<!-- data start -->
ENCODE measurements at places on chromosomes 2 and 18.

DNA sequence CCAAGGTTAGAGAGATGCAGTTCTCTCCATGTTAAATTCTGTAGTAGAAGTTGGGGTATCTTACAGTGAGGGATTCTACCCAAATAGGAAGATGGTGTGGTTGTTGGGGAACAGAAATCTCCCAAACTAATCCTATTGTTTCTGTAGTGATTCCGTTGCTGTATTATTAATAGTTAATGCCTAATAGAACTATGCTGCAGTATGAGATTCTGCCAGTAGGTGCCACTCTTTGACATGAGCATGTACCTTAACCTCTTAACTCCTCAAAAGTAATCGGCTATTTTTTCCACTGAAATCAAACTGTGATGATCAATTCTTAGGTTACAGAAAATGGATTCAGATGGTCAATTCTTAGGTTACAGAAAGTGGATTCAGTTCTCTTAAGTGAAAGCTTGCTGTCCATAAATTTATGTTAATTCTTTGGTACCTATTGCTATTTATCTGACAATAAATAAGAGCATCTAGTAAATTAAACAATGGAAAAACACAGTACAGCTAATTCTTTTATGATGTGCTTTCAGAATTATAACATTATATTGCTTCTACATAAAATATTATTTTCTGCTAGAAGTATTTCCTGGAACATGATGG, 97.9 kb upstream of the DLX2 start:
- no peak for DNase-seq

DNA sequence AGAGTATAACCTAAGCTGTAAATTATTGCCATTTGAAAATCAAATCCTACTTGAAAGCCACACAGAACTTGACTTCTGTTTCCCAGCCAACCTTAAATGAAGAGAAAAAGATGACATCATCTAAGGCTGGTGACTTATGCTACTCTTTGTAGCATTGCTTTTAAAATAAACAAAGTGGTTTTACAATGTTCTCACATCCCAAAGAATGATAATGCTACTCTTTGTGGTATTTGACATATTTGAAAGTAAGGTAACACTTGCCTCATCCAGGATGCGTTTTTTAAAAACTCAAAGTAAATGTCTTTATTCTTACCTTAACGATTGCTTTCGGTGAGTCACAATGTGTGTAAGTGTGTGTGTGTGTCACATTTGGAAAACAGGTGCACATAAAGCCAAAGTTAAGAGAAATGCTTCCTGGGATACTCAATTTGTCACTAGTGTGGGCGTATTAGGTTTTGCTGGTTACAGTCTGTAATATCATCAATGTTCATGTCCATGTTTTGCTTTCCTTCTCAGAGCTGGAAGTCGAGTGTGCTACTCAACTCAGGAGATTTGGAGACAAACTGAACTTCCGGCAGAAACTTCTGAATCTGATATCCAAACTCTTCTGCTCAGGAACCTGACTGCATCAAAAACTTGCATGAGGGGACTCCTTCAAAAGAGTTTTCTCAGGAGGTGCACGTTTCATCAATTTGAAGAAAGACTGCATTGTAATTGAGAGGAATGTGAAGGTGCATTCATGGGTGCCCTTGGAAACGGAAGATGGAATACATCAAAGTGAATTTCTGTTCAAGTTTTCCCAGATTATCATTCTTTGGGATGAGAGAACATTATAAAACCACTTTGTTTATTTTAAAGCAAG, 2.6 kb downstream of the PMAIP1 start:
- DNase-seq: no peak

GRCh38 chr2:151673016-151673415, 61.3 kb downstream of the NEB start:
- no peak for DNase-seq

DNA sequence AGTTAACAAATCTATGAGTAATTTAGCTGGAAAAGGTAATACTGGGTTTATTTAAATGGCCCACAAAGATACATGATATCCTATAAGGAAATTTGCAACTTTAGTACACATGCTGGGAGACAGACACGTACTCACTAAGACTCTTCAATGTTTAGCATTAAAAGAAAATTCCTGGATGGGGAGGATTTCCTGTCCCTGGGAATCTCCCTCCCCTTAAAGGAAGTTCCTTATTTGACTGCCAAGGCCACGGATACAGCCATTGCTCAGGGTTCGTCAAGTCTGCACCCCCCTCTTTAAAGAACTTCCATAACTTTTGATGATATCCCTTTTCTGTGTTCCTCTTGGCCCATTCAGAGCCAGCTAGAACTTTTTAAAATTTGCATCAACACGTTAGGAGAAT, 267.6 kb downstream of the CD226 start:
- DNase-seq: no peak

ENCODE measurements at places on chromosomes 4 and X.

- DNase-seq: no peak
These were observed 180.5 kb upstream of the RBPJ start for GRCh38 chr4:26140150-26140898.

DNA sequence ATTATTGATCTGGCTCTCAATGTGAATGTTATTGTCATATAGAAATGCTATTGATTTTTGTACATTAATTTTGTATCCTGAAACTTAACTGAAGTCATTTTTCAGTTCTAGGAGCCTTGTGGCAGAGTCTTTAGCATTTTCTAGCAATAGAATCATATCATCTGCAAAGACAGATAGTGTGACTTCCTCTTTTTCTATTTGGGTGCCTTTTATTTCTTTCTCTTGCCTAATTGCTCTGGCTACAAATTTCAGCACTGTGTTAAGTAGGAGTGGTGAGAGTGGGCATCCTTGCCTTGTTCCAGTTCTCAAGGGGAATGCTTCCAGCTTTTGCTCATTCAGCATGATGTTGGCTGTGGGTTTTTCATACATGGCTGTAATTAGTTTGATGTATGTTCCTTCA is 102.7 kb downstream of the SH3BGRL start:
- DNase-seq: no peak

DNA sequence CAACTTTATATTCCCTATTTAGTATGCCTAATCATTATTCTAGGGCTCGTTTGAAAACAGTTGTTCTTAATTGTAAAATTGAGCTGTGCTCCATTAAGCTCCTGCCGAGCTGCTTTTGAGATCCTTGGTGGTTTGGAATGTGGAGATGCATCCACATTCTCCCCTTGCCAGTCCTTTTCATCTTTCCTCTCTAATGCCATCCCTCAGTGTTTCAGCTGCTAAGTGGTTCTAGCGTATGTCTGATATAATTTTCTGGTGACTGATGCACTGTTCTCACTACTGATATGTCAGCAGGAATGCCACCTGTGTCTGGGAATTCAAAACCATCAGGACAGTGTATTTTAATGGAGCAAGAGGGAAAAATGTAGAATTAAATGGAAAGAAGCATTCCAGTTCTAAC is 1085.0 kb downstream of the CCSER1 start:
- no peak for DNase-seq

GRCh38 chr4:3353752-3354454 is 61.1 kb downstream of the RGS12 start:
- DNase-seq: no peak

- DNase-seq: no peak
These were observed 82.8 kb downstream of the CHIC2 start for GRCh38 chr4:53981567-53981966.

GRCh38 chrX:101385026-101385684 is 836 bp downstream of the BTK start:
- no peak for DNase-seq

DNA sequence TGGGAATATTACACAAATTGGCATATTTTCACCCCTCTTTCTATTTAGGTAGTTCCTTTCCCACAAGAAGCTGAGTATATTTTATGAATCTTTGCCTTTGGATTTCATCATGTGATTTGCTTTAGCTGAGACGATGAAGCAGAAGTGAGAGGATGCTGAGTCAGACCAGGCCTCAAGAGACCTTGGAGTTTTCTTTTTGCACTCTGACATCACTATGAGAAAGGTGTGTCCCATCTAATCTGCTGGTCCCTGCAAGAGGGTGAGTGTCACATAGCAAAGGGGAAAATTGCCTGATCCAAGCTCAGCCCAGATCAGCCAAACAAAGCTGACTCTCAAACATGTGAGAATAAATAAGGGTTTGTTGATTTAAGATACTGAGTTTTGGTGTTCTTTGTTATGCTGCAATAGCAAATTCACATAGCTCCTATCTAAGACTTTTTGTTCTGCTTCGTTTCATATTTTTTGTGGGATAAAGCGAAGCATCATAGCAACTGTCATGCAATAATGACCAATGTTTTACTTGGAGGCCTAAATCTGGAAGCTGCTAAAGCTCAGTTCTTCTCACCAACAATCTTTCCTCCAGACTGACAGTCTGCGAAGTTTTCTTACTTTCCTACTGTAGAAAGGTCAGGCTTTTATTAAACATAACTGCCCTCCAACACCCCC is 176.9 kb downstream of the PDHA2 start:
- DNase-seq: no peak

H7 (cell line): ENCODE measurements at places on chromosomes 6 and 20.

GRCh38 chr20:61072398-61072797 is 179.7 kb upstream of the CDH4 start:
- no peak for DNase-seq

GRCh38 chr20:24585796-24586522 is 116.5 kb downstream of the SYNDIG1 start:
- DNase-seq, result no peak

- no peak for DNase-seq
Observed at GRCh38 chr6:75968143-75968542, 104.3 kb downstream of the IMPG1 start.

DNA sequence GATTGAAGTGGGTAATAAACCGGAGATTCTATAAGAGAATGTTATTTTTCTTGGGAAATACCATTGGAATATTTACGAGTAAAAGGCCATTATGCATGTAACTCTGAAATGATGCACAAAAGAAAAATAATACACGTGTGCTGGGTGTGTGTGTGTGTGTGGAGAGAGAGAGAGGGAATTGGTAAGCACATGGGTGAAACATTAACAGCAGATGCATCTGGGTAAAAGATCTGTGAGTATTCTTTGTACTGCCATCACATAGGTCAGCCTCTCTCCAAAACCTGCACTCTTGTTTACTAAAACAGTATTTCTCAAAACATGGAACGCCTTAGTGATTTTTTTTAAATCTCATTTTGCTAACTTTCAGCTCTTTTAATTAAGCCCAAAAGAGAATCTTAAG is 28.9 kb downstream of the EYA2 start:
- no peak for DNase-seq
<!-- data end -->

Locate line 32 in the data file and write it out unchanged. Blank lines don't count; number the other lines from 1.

DNA sequence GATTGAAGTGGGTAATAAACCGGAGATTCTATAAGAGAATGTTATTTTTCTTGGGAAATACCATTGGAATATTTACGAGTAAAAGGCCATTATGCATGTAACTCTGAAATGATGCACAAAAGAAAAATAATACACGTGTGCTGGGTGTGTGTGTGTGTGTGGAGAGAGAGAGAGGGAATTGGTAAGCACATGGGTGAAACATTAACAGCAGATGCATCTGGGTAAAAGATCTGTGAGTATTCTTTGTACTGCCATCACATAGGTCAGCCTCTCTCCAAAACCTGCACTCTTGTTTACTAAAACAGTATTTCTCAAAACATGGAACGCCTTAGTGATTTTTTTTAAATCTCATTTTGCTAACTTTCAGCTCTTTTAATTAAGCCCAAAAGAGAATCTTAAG is 28.9 kb downstream of the EYA2 start: